Civil service contracts plan scaled down
About one-fifth of civil servants will be on contract terms in the long run after a new recruitment policy starts in April.
Recruits will only be hired on permanent terms after completing six years' service.
They will be on probation for three years, then, if they pass this, another three-year contract will be granted.
The recruits will be employed on permanent terms only if their performance is satisfactory during the second contract.
The Government originally suggested new recruits would only be employed on permanent terms when promoted to supervisory rank. That would have meant two-thirds of the civil service working on contract terms, which critics said would cause instability.
The Mandatory Provident Fund will also replace the current pension scheme.
Fringe benefits including the number of holidays will be cut and housing allowances granted in lump sum to save administration costs.
Officers from the disciplined services will be hired as permanent staff once they pass probation.
'This is due to the intensive training they receive during probation and the strict conditions for passing the probation,' a Civil Service Bureau spokesman said.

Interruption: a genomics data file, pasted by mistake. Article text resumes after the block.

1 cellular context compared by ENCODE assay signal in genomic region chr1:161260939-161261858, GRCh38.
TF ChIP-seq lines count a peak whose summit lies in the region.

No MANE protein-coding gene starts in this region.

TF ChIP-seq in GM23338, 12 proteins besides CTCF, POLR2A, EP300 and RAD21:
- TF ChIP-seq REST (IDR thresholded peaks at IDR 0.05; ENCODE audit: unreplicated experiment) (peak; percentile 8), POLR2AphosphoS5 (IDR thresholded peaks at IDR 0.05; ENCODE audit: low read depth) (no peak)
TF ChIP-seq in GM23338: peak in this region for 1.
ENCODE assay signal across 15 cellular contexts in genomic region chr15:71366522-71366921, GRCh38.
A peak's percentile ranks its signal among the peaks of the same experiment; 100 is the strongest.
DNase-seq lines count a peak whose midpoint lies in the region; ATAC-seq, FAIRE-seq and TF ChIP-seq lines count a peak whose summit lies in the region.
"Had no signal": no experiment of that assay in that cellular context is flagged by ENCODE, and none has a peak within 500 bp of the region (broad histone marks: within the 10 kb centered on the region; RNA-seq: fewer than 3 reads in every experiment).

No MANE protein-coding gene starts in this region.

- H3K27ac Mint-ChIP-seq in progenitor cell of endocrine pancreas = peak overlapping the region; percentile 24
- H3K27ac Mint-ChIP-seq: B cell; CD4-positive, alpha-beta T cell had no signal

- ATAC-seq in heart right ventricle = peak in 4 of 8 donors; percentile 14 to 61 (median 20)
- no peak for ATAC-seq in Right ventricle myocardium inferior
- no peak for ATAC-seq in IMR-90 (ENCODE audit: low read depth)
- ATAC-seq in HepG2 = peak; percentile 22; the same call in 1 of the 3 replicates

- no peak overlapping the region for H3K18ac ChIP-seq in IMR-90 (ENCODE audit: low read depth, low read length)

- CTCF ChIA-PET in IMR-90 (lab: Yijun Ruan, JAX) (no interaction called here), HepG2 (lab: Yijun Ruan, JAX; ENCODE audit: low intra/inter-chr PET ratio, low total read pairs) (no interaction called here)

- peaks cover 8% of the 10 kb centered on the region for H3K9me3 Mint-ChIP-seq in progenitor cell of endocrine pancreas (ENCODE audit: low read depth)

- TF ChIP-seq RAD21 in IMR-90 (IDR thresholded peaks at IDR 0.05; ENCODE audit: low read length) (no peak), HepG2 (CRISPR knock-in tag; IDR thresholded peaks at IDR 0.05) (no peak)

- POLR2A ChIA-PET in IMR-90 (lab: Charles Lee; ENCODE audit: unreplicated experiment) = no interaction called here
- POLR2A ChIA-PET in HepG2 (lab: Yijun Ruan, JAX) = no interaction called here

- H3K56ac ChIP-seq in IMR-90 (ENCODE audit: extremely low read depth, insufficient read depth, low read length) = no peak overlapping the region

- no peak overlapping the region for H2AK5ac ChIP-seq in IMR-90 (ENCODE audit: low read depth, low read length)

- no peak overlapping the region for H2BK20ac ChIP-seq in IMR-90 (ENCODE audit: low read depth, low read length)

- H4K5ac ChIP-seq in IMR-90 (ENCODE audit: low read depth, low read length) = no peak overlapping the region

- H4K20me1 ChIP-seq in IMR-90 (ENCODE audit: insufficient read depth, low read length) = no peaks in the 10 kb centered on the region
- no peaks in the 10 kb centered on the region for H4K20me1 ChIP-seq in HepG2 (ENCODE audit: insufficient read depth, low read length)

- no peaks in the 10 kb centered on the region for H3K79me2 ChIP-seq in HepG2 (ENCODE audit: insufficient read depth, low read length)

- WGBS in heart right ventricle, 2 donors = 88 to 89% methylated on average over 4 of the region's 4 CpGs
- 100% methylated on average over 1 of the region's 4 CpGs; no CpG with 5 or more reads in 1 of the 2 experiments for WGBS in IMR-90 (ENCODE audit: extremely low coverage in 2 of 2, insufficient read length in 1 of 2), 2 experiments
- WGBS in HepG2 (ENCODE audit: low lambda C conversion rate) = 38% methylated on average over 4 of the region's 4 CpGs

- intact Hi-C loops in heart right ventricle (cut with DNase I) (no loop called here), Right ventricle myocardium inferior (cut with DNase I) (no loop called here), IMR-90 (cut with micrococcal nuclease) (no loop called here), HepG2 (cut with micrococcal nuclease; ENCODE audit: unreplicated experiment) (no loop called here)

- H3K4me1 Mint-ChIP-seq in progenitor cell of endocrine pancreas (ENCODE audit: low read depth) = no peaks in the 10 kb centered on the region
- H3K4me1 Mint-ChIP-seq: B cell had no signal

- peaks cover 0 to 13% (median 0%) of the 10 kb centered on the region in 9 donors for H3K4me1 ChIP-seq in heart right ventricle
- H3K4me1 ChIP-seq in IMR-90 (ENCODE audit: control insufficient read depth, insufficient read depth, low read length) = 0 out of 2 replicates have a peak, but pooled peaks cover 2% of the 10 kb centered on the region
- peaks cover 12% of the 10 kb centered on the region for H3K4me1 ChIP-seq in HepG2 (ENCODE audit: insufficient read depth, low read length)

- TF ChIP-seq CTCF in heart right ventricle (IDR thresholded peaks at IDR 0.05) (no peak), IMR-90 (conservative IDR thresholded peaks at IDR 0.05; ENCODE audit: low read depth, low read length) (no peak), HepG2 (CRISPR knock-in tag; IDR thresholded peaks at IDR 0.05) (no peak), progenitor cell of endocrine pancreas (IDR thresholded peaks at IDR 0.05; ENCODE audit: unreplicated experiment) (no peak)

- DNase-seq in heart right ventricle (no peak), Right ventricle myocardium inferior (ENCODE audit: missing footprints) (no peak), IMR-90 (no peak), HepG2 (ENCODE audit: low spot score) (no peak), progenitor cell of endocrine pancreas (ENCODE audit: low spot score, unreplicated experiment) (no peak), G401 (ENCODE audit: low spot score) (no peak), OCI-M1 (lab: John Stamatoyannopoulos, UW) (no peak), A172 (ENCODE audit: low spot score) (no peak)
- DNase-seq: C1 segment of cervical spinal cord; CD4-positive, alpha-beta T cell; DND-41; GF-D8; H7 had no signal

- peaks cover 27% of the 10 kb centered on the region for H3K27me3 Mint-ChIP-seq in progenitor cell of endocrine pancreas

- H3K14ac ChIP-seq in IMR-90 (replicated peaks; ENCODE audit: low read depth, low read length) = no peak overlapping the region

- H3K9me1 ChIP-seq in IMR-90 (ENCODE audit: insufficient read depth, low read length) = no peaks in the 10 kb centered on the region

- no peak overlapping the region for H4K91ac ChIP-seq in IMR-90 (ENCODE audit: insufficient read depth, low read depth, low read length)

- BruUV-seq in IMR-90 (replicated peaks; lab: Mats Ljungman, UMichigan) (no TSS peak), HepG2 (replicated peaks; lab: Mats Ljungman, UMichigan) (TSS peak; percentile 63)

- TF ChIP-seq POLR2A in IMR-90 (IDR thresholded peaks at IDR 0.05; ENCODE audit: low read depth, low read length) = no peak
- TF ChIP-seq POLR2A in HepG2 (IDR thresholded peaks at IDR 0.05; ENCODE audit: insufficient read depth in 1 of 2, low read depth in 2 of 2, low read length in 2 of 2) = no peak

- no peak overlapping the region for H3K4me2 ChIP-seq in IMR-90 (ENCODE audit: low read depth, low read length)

Starting salaries will be cut by six to 31 per cent for civilian grades. The cut will be three to 17 per cent for the disciplined services.
About $335 million a year will be saved as a result.
Cecilia So Chui-kuen, president of the Chinese Civil Servant's Association, said: 'Six years is too much. Three years is enough for determining whether a staff member could be hired or not.' Lee Cheuk-yan of the Confederation of Trade Unions found the proposed new entry system 'unacceptable' and said it amounted to a blow to civil service stability.
He accused the administration of setting a bad example for the private sector.
'Why should they need to go through six years of uncertainty before they can be permanent staff? This is totally unreasonable.' He proposed the Government should introduce a probationary term of one year.
But James Tien Pei-chun, chairman of the Liberal Party, found the proposal 'acceptable' and pledged his support. It would put the dead wood in the civil service on full alert to perform better, he said.